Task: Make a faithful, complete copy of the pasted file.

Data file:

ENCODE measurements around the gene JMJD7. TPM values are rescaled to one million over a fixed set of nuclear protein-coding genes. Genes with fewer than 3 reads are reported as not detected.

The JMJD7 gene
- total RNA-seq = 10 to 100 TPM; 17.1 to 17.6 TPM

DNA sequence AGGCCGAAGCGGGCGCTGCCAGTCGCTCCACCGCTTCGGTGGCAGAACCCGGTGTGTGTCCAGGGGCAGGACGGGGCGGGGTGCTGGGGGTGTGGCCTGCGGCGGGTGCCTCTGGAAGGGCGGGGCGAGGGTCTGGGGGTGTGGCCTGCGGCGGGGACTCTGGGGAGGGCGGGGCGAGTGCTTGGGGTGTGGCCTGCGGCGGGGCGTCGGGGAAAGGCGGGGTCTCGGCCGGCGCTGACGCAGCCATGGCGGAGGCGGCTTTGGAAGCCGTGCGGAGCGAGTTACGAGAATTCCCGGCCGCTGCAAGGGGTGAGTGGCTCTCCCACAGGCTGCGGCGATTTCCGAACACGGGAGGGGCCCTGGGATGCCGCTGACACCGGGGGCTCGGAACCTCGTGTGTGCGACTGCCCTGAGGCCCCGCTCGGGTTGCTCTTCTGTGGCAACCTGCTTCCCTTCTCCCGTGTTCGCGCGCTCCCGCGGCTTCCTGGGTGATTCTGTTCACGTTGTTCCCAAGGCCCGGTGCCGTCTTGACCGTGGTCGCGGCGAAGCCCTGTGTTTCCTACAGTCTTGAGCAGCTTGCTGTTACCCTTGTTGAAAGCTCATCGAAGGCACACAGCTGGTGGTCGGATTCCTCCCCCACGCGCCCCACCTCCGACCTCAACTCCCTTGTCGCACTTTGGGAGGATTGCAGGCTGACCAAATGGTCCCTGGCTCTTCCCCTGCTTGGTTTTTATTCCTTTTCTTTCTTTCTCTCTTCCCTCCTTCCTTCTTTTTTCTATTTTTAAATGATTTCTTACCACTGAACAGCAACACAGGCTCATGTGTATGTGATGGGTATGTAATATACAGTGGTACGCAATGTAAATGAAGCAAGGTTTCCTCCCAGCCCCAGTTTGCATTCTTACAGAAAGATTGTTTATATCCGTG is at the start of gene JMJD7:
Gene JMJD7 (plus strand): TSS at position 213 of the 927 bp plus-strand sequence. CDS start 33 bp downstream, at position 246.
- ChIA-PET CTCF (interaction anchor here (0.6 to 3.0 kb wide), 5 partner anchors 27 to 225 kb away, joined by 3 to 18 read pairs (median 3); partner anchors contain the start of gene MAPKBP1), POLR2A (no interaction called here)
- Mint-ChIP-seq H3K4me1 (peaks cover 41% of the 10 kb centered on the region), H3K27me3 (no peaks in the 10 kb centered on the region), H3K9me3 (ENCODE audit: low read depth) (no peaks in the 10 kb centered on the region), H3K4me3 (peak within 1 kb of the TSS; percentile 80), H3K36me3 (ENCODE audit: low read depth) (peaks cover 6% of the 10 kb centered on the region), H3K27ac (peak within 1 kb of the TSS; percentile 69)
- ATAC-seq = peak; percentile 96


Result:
ENCODE measurements around the gene JMJD7. TPM values are rescaled to one million over a fixed set of nuclear protein-coding genes. Genes with fewer than 3 reads are reported as not detected.

The JMJD7 gene
- total RNA-seq = 10 to 100 TPM; 17.1 to 17.6 TPM

DNA sequence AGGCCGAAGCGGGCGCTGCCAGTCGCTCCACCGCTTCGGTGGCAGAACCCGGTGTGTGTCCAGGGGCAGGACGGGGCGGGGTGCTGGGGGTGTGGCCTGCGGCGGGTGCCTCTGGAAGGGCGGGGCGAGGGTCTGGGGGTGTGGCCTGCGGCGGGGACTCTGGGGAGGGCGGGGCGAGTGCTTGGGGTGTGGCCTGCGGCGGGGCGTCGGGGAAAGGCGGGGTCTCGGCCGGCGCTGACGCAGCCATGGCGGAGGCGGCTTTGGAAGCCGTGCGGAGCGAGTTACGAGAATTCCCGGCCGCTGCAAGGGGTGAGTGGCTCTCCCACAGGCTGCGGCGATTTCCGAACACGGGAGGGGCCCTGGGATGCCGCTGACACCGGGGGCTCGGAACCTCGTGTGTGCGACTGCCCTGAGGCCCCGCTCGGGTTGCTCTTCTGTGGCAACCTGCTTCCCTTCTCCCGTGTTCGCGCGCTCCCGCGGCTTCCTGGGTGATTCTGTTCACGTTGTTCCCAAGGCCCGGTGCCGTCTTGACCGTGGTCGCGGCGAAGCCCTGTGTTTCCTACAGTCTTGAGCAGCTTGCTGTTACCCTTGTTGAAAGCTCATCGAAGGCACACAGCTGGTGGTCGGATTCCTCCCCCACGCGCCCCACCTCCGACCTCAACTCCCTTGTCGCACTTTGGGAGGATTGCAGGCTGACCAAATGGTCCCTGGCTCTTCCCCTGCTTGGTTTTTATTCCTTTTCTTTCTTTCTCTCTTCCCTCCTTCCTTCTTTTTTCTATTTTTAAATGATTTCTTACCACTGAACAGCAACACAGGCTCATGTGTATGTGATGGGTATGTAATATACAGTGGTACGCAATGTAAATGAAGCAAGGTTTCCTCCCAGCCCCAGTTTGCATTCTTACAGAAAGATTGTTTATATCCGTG is at the start of gene JMJD7:
Gene JMJD7 (plus strand): TSS at position 213 of the 927 bp plus-strand sequence. CDS start 33 bp downstream, at position 246.
- ChIA-PET CTCF (interaction anchor here (0.6 to 3.0 kb wide), 5 partner anchors 27 to 225 kb away, joined by 3 to 18 read pairs (median 3); partner anchors contain the start of gene MAPKBP1), POLR2A (no interaction called here)
- Mint-ChIP-seq H3K4me1 (peaks cover 41% of the 10 kb centered on the region), H3K27me3 (no peaks in the 10 kb centered on the region), H3K9me3 (ENCODE audit: low read depth) (no peaks in the 10 kb centered on the region), H3K4me3 (peak within 1 kb of the TSS; percentile 80), H3K36me3 (ENCODE audit: low read depth) (peaks cover 6% of the 10 kb centered on the region), H3K27ac (peak within 1 kb of the TSS; percentile 69)
- ATAC-seq = peak; percentile 96